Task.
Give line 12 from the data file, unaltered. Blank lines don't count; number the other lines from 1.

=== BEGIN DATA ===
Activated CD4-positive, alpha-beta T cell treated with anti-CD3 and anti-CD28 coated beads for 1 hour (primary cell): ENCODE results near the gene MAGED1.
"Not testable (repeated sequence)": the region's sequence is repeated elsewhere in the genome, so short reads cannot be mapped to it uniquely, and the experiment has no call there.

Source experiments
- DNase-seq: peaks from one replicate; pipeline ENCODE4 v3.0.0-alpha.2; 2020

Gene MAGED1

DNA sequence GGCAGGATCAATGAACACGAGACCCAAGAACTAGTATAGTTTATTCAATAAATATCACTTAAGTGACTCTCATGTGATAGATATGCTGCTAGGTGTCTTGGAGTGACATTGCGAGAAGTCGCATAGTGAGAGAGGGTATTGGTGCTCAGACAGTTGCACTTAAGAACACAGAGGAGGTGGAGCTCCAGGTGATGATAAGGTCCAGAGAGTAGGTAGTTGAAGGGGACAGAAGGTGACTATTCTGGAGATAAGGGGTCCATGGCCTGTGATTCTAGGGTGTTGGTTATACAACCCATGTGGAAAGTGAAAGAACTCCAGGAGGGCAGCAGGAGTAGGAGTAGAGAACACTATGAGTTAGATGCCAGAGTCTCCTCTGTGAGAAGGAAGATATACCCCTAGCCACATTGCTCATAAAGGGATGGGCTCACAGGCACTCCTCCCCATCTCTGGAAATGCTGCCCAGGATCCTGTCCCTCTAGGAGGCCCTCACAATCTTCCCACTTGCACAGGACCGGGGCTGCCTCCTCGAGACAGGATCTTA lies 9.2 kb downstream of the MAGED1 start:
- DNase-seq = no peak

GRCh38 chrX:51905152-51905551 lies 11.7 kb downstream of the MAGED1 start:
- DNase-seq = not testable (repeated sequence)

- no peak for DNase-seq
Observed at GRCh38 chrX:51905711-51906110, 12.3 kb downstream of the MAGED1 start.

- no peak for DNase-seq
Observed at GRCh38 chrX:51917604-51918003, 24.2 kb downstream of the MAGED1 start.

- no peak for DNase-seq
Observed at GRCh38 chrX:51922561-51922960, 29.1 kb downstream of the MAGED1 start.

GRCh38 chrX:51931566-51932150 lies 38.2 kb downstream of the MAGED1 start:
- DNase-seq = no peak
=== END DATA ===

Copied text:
- no peak for DNase-seq